On the other hand, the play does have all those bright spots of real emotional connection, fully scripted and fully in control of director and cast. And the ending is an elegiac coda to memory and affection and connection and, yes, to the qualities that starlight can bring to the heart, at least when it’s not blasted away by city-light glare.

To run counter to my stated aversion, starlight has the same fragile quality that human relationships can display. They can grip the heart, but they can also be drowned out by the glare of tragedy and the shortcomings of being, well, human.

So, Mr. Dean has the germ of a good play here that I wish he’d send through the word processor a few more times. Find a real reason for the addiction, find real reasons for the reconciliations and sacrifices, suggest the cosmological connections rather than have the ghost of Rose’s father declaim us to us as if they’re profound truths.

I’m much more convinced by “isn’t it interesting how alike these concepts are” than by an axiomatic “This scientific theory is always and must always equal this human quality.”

Now that the rant my over, I’m going to go out and see if I can spot some starlight behind the haze. Or at least find a scary lizard or two to chase.

-- Brad Rudy (BKRudy@aol.com)

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Struck us differently by uppermiddlebrow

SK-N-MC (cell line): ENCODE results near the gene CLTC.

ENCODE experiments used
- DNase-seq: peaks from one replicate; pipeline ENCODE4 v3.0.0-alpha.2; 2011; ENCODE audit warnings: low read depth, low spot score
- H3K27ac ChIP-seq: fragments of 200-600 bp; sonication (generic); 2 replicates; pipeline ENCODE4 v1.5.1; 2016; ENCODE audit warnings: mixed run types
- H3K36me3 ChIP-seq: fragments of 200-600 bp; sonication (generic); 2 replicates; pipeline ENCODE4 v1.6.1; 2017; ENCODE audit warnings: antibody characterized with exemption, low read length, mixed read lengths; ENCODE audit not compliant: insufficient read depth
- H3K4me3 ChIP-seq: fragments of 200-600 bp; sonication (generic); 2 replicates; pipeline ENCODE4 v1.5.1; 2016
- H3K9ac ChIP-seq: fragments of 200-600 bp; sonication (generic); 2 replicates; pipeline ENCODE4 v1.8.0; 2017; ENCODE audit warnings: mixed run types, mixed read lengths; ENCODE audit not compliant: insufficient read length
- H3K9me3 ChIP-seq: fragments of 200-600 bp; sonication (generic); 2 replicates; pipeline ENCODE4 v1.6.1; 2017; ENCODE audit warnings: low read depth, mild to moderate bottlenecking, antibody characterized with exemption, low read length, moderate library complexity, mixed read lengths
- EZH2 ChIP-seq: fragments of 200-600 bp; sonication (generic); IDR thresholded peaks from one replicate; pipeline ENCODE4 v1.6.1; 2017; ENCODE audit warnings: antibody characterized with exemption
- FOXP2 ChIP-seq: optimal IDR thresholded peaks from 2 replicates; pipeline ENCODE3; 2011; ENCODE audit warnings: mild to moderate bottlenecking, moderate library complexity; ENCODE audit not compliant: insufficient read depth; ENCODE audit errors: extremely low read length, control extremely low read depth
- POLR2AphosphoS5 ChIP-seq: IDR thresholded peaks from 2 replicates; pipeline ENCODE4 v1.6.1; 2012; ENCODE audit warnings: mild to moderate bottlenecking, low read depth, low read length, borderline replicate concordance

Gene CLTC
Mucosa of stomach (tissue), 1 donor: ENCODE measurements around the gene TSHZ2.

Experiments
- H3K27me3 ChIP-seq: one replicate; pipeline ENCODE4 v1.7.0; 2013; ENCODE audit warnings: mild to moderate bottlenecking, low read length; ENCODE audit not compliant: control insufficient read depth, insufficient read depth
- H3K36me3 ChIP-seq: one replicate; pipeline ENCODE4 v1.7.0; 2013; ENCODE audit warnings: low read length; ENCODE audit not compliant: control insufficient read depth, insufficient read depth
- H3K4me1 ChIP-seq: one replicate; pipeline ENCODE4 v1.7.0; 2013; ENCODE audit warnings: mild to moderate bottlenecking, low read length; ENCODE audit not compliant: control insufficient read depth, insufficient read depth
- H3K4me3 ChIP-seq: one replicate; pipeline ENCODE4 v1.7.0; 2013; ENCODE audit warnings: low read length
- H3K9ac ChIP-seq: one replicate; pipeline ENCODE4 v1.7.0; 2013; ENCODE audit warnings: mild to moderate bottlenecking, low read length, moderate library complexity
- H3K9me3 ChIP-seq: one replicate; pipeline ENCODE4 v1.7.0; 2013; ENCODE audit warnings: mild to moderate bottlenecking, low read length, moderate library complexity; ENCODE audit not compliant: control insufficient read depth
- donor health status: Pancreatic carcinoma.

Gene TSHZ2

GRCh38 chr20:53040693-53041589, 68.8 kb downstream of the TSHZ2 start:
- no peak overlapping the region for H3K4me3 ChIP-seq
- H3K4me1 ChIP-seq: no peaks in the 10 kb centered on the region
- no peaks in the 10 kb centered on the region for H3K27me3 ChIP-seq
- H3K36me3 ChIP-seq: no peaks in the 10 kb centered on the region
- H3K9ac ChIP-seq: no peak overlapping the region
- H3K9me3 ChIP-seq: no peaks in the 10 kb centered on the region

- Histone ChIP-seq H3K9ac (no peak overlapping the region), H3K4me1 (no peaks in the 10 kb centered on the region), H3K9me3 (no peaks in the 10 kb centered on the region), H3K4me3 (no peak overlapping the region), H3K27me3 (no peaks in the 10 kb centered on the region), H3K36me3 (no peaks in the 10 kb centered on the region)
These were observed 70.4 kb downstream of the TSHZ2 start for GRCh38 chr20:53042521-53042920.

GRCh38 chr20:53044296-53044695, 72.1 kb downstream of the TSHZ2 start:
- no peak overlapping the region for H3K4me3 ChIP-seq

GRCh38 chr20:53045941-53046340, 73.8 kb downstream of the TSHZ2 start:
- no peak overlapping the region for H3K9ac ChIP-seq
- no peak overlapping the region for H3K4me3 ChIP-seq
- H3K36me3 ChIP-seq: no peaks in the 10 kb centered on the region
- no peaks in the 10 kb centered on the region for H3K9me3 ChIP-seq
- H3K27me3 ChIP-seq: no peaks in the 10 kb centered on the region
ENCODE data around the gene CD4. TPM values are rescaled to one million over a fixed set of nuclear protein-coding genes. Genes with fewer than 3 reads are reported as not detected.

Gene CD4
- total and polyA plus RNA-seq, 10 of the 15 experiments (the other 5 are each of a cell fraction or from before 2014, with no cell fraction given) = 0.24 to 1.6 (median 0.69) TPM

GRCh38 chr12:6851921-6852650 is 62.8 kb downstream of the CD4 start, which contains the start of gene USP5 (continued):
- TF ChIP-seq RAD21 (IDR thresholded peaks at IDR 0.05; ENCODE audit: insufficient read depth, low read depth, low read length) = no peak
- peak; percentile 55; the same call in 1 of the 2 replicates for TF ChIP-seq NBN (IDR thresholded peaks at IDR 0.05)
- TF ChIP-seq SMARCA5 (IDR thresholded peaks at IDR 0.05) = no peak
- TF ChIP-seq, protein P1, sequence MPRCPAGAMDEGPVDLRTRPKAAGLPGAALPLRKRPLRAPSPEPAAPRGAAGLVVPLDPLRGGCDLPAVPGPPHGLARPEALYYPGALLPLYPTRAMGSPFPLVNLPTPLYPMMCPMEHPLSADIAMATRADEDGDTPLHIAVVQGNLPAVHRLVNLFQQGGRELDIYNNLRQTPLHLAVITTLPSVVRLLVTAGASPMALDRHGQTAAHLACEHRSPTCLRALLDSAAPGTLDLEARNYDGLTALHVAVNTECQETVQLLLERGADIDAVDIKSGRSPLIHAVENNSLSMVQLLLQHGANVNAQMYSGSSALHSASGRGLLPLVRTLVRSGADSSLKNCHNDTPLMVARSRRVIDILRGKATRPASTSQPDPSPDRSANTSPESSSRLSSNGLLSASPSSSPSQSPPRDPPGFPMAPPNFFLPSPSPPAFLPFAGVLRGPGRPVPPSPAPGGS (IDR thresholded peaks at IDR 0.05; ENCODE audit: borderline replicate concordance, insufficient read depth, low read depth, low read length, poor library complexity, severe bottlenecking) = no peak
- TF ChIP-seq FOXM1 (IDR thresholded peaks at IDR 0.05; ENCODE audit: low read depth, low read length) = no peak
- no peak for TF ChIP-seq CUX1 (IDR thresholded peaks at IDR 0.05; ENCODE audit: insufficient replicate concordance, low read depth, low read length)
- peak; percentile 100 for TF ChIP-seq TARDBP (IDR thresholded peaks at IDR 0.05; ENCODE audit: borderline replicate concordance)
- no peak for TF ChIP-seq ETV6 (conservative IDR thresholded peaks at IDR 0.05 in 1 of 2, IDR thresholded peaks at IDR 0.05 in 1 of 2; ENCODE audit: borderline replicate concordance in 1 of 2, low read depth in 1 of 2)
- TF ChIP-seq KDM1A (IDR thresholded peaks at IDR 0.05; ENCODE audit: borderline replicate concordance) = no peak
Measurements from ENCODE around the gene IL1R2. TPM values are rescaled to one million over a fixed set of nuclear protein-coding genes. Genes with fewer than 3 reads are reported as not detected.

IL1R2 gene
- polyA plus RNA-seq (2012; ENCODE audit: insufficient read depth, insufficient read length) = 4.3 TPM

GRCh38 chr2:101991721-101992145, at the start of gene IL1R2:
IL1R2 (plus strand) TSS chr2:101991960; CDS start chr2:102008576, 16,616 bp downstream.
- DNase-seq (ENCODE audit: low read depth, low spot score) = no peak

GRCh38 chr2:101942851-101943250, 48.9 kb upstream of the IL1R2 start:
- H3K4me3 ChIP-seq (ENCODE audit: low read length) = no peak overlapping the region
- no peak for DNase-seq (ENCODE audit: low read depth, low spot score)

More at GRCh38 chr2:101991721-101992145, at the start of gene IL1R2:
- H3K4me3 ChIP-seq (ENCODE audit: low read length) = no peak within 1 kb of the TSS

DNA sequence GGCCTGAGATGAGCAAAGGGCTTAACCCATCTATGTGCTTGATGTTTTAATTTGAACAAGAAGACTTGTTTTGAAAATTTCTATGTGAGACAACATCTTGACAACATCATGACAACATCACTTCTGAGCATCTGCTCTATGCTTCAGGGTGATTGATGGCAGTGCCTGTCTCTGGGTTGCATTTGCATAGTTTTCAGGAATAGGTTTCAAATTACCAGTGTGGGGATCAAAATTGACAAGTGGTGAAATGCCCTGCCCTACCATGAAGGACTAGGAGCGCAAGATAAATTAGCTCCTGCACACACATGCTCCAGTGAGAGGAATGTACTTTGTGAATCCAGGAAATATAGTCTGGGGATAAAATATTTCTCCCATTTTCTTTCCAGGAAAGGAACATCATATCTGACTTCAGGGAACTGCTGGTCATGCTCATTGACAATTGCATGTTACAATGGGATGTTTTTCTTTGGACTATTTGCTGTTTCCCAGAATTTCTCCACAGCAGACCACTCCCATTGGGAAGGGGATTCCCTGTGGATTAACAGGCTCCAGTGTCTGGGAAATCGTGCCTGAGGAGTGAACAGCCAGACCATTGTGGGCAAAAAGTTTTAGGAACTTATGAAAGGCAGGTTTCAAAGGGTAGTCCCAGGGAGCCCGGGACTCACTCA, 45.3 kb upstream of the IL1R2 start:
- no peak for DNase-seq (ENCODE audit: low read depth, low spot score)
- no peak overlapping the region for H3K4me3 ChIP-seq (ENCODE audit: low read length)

I totally respect your reactions to the drug-taking, Brad, but we saw it as ghastly and pitiful rather than comical, albeit the lizard was both funny and terrifying by turns. We're never around addicts and being invited to think about this common crystal meth addiction seemed almost overdue. The lies, deceptions and cravings were done very well. And reasons for addiction - if reasons are required - were supplied in overabundance: economic depression of rural Georgia, illness leading to Junior's inability to play guitar, Rose's failure to come to terms with the loss of her father when she was a young child, already addicted to tobacco, their son's rejection of them ...

I don't go in for mysticism or metaphysics so could have done without the cosmology and found the ending unsatisfying. But overall I'd say situation, characters and dialogue were convincing. There's apparently an epidemic of crystal meth in rural America and exploring its impact on families seems worth doing in theatre.